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3

There aren't any very good "rules of thumb" for specific temperatures or cooking times. I'll take a stab at the question in general terms, but it really will vary depending on the specific dishes. There are other questions which have been asked here that ask about specific cases. First, timing and temperature are separate issues. The general answer ...


0

I've had to use a broiler drawer for the first time over the past few months and it's driving me nuts!!! So much more inconvenient than an in oven broiler.


1

it's safe, and if it's dry (probably is) I'd try making BBQ out of it - pull it apart with forks or fingers, as pulled BBQ meat is always better, then simmer on very low in a lot of BBQ sauce. You can freeze portions of the meat for later, just add sauce and simmer when you want it.


2

Your brisket was undercooked, not overcooked. At the temperatures you stated, rule of thumb for brisket cooking time is about 1.25-1.5 hours per pound. Convection may drop that down a tad. A 7.5 pound brisket should be cooked for at least 8 hours, and could be closer to 10 or so. The cuts of meat that are designated as "barbecue" meats are generally full of ...


-1

Wagyu it not anything special comparing to other grass feed cattle, it's just more fat marbled. So if you like that, then it's great The increased marbling is mostly in the top cuts, and not so much in the bottom cuts like brisket, so Wagyu cross breed cattle isn't going to make that much difference for this Your technique seems overly complex! Just cook ...


3

It is safe to eat, but not safe to serve. Elaboration: Depending on your general cleanliness, there shouldn't be enormous amount of bacteria in the roasts: anything above 100°C (200°F) for an hour is sterilised and if you keep your pans and oven clean (with pyrolysing ovens: easy to do nowadays) it is perfectly safe for you, the dogs, the cat, and any other ...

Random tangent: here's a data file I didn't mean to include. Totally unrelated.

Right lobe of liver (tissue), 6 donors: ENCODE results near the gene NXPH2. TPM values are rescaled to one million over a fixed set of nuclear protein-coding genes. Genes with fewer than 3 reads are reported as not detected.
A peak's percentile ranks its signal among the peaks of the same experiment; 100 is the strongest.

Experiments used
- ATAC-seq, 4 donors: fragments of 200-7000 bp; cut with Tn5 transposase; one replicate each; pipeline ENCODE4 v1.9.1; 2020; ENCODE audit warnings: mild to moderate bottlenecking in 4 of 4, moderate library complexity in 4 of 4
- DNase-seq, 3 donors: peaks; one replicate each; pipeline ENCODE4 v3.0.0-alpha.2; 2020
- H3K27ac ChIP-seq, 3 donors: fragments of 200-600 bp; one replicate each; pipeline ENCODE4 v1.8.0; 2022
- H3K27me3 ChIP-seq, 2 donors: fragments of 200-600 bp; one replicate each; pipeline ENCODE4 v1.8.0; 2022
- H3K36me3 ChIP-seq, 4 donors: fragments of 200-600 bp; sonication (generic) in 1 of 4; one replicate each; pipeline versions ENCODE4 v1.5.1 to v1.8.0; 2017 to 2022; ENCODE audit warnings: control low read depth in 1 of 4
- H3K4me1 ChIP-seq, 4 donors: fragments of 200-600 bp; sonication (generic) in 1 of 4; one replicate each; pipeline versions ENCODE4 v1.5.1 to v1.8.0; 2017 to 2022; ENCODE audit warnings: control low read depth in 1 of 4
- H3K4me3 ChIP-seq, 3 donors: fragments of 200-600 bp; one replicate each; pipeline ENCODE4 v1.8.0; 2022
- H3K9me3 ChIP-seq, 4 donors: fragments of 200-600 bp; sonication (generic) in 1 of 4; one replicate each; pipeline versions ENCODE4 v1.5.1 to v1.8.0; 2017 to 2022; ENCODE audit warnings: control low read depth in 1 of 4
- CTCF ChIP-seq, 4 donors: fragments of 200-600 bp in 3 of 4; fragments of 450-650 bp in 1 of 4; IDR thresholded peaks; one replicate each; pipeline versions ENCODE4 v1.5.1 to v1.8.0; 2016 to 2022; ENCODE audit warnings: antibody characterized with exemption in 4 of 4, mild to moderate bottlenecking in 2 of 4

0

I own a business that services industrial ovens and Furnaces. and have been doing this for 0ver 30 years Your basic "home"oven is a true convection oven as was pointed above. The fan assisted oven (AKA mechanical convection oven) has airflow that increases the temperature accuracy up to 5-10 degrees in some instances as well as supplying greater ...


1

When you ask "can I put it in the oven?" you're actually not asking a whole question. Can you put it in the oven? Of course you can. Will anything happen to it and your food that you don't like? Ah, that is the other half, right? What might happen? the pan might warp (if it is thin) the food might scorch or burn (again, more likely if the pan is thin) the ...


0

Only if you are cooking something in it. That's a pretty high temp and your stainless is going to get stained.


6

First off, there is a way bakers measure the proportions of ingredients that is pretty unique to bread—everything is measured relative to the amount of flour by weight. A ratio of 0.6 (or 60%) means if you use 10oz of flour, you use 6oz of that other ingredient. There are typical ranges for these. For example, salt will typically be 1–2%, yeast (depending ...


0

There is one large con which probably does not affect all brands. I have frequently heard of combos which have a mode which is labeled as "convection only" but they do not turn the microwave off. The results are clearly like microwaved food, and thus they are unsuitable for baking. I cannot tell you the exact brands and models which have this problem, but ...


1

I notice that the recipe calls salt optional. Have you been using the tablespoon of salt? If not, I recommend you add it. Salt controls the fermentation rate of the yeast and strengthens the gluten protein. Bread made without it will be dense, with a very hard crust. Otherwise, it sounds like your dough isn't receiving a long enough rise, or you may have ...


1

Edited; expanding on answer. The two most common issues for bread is not enough water and not enough proofing. Although there are many ways to get there it all revolves around not having enough CO2 in bread because of under-expansion. 90% of the time root causes is due to a lack of moisture during one of the steps... So dry or tough bread can be the ...


3

The linked question in comments makes some general points about dedicated pizza ovens. However, to address the final question about temperature differences, the general answer is that it depends on the style of pizza you'd prefer to make and the dough/topping characteristics. Some doughs and pizza styles are designed to be cooked at lower temperatures for ...


1

If your ham went directly from the refrigerator to oven then the ham's core temp would have been around 35-38 degrees. This would add significant cooking time and probably account for the 6-7 hour cook time at 275. I just cooked a fully cooked, bone in country ham that was 7.34 lbs. Before cooking I filled a large bowl with 110 degree water and submerged ...



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